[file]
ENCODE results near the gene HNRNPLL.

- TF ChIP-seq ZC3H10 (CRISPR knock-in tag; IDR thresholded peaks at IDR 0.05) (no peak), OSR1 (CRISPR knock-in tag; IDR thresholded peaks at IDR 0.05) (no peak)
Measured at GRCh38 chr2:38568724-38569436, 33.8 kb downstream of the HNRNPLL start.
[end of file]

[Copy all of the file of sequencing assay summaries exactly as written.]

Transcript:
ENCODE results near the gene HNRNPLL.

- TF ChIP-seq ZC3H10 (CRISPR knock-in tag; IDR thresholded peaks at IDR 0.05) (no peak), OSR1 (CRISPR knock-in tag; IDR thresholded peaks at IDR 0.05) (no peak)
Measured at GRCh38 chr2:38568724-38569436, 33.8 kb downstream of the HNRNPLL start.